The Family and Social Policies Ministry has concluded the probe it launched into Minecraft, calling on the authorities to ban the popular videogame on the grounds that it encourages children to resort to violence, according to local media.
The report prepared by the ministry’s Children Services General Directorate was sent to its legal affairs department with an instruction for the legal process to ban the game to be started, according to daily Habertürk.
Minecraft is a videogame that allows the player to make designs with cubes in 2D or 3D. The game has several modes and in some of the modes, the player needs to survive in order to proceed.
“Although the game can be seen as encouraging creativity in children by letting them build houses, farmlands and bridges, mobs [hostile creatures] must be killed in order to protect these structures. In short, the game is based on violence,” Habertürk quoted the report as saying.
Some children may confuse the real world with the game world after playing Minecraft, leading them to believe that torturing animals would not give them pain, added the report, which was based on the game experience of a nine-year-old child.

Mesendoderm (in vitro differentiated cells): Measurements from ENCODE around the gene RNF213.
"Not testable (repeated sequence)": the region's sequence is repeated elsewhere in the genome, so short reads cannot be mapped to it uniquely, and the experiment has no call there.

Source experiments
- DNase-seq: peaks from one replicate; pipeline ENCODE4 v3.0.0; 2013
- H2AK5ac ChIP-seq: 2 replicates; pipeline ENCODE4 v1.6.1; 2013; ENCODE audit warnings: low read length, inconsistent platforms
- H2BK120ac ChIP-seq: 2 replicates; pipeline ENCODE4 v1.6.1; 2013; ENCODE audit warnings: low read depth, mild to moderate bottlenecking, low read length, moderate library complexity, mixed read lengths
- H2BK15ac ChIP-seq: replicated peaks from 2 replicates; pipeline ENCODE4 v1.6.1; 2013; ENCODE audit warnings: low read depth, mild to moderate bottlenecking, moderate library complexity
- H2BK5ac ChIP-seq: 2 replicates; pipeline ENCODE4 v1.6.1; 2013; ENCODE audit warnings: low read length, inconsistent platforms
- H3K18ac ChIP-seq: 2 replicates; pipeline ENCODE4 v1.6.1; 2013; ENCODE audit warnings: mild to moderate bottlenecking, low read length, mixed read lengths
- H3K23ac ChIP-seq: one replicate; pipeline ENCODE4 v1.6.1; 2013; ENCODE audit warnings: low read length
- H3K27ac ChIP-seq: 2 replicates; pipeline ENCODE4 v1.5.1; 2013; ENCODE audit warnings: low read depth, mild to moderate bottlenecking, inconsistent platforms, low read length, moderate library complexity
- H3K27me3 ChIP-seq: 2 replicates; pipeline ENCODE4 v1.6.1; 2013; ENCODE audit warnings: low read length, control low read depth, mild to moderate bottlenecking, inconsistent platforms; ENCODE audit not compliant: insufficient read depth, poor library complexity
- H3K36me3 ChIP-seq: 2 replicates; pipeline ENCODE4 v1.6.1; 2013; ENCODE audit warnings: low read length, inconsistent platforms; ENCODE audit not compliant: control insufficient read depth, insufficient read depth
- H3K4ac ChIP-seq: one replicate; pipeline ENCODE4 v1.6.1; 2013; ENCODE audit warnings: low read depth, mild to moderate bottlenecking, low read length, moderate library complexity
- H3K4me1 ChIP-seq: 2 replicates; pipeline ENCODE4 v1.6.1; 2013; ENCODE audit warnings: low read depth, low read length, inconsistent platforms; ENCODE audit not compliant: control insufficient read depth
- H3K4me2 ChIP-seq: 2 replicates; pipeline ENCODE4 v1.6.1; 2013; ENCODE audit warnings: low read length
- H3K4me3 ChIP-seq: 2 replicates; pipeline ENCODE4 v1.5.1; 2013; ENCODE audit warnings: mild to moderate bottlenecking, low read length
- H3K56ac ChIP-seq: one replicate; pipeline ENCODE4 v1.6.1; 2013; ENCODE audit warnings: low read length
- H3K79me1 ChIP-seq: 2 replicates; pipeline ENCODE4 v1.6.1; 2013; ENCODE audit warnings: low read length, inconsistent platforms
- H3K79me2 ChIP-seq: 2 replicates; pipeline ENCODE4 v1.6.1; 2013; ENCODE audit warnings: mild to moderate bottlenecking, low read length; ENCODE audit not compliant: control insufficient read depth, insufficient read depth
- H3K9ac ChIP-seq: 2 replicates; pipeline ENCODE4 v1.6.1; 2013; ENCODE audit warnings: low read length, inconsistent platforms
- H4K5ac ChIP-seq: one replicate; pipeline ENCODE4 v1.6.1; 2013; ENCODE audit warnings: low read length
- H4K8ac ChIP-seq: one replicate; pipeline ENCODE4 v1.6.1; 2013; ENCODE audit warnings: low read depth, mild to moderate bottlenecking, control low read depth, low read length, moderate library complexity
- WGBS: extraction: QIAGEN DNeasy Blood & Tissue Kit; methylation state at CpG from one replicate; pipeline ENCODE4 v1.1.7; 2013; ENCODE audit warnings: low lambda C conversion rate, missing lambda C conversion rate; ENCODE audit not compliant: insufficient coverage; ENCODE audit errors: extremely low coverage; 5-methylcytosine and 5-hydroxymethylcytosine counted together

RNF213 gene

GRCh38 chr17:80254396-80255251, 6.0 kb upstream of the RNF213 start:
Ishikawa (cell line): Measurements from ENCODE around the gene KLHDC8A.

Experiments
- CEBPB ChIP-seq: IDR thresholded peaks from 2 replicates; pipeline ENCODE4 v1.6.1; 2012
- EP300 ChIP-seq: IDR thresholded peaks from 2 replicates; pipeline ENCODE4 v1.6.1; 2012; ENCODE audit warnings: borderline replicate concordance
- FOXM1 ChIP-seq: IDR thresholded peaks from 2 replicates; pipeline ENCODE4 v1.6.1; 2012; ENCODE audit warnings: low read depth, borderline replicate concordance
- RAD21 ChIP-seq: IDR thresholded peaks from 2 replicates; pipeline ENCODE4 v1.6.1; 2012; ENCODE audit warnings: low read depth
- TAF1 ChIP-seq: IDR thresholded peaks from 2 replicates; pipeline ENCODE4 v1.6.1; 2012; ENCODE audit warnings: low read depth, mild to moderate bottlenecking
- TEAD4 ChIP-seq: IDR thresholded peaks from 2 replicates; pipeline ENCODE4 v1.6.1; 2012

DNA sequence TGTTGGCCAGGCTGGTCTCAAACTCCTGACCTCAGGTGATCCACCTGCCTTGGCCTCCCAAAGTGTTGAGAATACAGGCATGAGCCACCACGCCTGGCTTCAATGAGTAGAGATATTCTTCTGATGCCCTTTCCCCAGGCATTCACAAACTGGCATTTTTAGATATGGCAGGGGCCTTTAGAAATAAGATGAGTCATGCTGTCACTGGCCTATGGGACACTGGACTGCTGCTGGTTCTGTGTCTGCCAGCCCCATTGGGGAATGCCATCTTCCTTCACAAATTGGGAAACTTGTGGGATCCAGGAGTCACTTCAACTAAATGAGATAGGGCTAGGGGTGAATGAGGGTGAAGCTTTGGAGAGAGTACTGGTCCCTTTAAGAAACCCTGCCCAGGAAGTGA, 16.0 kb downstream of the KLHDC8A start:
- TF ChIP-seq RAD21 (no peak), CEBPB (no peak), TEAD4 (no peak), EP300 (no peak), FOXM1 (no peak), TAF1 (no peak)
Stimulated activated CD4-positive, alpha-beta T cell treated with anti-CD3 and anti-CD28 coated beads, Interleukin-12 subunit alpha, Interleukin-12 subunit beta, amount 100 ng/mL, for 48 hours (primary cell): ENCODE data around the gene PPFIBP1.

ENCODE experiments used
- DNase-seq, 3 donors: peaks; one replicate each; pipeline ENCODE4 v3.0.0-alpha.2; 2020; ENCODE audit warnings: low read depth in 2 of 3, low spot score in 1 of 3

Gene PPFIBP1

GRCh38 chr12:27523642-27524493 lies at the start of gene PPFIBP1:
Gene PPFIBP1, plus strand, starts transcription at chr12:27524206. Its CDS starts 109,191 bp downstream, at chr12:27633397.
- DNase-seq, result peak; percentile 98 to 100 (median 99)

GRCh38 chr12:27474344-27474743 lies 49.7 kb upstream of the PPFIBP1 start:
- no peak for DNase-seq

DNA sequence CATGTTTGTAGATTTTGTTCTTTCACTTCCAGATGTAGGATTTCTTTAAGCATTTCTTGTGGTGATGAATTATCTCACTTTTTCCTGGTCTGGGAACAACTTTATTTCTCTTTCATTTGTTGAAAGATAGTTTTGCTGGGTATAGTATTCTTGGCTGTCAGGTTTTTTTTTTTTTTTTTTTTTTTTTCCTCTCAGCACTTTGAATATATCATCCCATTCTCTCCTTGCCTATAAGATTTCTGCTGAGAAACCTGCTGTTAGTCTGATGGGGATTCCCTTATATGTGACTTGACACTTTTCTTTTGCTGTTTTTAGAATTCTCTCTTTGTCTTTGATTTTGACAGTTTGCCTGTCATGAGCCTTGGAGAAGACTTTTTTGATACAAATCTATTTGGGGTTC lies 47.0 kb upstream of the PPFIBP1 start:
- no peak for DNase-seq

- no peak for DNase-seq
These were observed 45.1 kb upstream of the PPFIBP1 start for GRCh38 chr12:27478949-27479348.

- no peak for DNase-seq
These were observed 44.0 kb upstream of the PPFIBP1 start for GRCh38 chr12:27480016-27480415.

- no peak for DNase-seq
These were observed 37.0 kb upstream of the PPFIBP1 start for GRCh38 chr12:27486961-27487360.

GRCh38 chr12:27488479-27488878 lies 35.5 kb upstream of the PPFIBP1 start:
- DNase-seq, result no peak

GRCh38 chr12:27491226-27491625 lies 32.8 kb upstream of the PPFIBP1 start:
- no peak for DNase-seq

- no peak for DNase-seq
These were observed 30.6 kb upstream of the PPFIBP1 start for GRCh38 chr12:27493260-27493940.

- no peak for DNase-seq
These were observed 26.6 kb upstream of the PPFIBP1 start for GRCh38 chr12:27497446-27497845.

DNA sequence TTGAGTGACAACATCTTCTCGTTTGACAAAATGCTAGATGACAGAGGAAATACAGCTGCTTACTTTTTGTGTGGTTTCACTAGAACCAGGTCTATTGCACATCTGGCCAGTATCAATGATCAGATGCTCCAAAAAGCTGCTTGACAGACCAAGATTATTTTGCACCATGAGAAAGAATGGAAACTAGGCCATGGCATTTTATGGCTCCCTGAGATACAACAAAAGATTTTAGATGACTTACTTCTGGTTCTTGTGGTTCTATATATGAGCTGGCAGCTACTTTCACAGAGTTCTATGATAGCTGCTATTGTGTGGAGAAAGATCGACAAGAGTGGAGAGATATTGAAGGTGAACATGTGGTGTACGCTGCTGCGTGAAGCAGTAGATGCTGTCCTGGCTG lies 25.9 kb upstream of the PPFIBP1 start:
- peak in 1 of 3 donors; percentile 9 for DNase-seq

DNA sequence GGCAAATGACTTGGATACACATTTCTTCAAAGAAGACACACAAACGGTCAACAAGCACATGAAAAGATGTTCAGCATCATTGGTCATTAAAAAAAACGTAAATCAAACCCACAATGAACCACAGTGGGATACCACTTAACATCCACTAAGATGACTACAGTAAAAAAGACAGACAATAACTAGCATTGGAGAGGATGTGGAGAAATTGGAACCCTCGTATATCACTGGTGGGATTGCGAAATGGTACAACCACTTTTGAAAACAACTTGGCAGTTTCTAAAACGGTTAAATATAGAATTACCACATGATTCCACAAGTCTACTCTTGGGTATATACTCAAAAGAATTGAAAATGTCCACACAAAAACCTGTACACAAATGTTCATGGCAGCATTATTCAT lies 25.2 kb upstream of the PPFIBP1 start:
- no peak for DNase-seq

It also suggested that the game could lead to “social isolation,” while exposing children to social risks in the multiplayer form, such as abuse and bullying.
The Family Ministry, which initially launched its probe to find out whether violence against women was encouraged in Minecraft, is expected to file a legal complaint soon. A court will then decide whether to impose a ban or not.
Minecraft, which was sold to Microsoft for $2.5 billion, also caused debate in the U.S. for containing elements of violence.
“There is not a single country that has banned Minecraft,” Habertürk quoted Önder Kaplan, the Chamber of Internet Cafes in Ankara, as saying in the report.
More than 67,000 websites have been blocked by the Turkish authorities, according to Engelli Web, a monitoring website.
A book on Minecraft is one of the best-selling children’s books in Turkey, with 80,000 copies selling out in seven months.